Anyway, the premise behind the book is that there are six signposts that readers should be on the look out for when reading (but really, it could be when watching a movie or a TV show, as well. Once you learn the signposts, you will literally see them everywhere!!). When you see a signpost, you need to stop and ask yourself the anchor question for that signpost and think about your answer. And, in thinking about the answer, and all the other wonderings the answer makes you think about, you will be digging deeper into the text.

I decided that I was going to teach the first three signposts at the start of our first unit (I use the Holt Literature series) and then we would practice those throughout all the reading we do in the unit. My plan is to teach the next three at the start of unit two, and then for the duration of the year, practice looking for all six every time we read something.

Over the course of three days, I had my students glue notes about each of the signposts into their ISNs. (As I said in this post, taking notes is a pretty new concept to 6th graders, so in the beginning, I give my students the notes I want in their ISNs and they cut them out and glue them in.)
Then, we practiced looking for and discussing our latest signpost in a short story.

After teaching the first three signposts, I gave the kids a little quiz. I gave them a short story (I used an excerpt from Esperanza Rising that is in our Holt books) that I knew contained one example of each of the signposts taught. They had to read and annotate it, writing down where they saw each signpost and the thinking they did when they answered the signpost's anchor question.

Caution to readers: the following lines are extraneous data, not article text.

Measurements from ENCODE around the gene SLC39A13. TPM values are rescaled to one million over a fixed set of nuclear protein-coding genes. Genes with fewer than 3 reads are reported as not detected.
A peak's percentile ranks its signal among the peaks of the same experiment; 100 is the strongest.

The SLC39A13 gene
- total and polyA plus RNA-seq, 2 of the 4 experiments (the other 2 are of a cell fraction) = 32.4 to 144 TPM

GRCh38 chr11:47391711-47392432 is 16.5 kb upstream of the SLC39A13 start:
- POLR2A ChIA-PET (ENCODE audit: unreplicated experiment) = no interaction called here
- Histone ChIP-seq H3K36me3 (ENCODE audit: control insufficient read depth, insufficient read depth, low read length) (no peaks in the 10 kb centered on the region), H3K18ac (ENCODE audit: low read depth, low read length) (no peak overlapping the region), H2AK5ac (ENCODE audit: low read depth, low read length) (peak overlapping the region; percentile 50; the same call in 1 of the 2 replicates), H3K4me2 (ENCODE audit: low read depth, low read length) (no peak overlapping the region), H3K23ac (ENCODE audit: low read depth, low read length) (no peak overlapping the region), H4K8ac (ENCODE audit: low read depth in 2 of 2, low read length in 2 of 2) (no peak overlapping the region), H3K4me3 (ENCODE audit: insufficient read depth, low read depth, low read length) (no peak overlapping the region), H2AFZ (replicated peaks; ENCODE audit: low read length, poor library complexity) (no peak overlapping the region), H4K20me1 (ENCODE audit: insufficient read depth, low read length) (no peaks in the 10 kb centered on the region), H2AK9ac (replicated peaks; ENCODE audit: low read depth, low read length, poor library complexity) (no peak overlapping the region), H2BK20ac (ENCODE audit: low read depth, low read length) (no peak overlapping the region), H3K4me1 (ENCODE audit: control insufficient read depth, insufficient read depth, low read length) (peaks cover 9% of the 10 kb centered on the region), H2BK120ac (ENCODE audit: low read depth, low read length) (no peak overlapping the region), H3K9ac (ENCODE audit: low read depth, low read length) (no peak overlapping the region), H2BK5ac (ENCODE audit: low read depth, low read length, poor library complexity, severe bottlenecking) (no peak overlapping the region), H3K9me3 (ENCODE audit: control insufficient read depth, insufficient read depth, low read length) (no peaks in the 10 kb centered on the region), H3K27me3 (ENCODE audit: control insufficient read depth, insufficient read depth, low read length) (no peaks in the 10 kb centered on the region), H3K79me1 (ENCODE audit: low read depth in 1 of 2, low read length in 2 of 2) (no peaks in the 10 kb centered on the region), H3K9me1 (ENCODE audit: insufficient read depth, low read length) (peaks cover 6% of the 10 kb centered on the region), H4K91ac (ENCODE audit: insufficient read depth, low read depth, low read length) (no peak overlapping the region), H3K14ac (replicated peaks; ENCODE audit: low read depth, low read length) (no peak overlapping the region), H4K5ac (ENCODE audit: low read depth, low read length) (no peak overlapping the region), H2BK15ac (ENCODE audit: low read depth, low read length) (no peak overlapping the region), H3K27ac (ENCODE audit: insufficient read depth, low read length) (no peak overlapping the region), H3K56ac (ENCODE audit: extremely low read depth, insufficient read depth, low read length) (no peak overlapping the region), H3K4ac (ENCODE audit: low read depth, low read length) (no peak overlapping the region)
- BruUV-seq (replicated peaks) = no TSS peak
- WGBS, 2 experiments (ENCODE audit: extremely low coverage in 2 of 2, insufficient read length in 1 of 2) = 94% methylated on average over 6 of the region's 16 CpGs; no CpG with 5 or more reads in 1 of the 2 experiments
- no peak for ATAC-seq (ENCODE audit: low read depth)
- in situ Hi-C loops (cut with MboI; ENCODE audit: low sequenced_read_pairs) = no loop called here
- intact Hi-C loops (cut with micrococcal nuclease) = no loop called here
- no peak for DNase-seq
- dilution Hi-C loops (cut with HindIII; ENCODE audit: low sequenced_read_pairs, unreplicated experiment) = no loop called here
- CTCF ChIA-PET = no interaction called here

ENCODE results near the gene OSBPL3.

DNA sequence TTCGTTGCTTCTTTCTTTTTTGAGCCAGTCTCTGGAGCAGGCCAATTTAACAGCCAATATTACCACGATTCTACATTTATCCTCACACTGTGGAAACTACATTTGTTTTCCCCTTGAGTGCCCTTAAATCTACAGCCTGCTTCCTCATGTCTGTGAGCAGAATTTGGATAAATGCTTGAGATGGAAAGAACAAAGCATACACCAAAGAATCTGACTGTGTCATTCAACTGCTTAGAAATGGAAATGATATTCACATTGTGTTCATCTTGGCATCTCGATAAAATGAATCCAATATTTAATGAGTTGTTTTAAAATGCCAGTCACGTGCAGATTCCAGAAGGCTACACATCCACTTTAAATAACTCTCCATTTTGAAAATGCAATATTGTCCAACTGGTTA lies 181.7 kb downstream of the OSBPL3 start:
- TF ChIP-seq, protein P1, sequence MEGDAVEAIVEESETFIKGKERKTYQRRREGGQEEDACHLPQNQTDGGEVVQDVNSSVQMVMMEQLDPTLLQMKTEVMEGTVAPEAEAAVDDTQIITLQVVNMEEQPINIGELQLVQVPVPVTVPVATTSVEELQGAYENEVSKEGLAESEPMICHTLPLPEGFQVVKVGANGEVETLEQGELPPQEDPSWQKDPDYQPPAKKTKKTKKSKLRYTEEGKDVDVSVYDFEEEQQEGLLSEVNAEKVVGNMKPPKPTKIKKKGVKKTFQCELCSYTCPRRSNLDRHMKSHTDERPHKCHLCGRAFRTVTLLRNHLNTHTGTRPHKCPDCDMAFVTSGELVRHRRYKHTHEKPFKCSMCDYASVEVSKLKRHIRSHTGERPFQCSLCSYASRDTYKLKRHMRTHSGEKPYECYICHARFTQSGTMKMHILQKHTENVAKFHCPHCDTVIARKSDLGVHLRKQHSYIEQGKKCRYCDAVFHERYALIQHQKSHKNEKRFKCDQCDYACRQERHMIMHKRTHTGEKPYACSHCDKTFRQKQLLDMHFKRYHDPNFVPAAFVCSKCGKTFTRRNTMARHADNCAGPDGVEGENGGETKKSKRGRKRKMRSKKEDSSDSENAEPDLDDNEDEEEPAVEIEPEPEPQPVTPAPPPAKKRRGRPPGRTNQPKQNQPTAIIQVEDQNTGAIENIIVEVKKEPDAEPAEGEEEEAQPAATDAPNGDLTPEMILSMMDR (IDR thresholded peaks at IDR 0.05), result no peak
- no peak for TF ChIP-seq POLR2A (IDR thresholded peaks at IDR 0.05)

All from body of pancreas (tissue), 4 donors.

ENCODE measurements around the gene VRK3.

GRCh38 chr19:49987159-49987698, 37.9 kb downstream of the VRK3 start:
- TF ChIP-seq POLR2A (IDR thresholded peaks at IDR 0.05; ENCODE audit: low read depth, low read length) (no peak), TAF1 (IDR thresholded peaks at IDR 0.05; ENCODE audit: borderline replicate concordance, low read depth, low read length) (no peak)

So, I just started to look through the quizzes the other day and I have to say, I was super stoked at what I saw! The kids found lots of signposts and did some really cool thinking... but the kicker is that many of them didn't annotate where I did. They found signposts in other parts (that I TOTALLY missed!) and came up with some really awesome predictions and inferences that NEVER EVEN OCCURRED TO ME! Don't you just love it when that happens? When the kids come through big time and teach you a thing or two?! It's my most favorite thing ever when that happens!

So, long story longer, I'm loving this book and its approach to close reading. I'm eager to teach the rest of the signposts and see what kinds of discussions arise!  I'll certainly keep you posted.

Happy teaching!!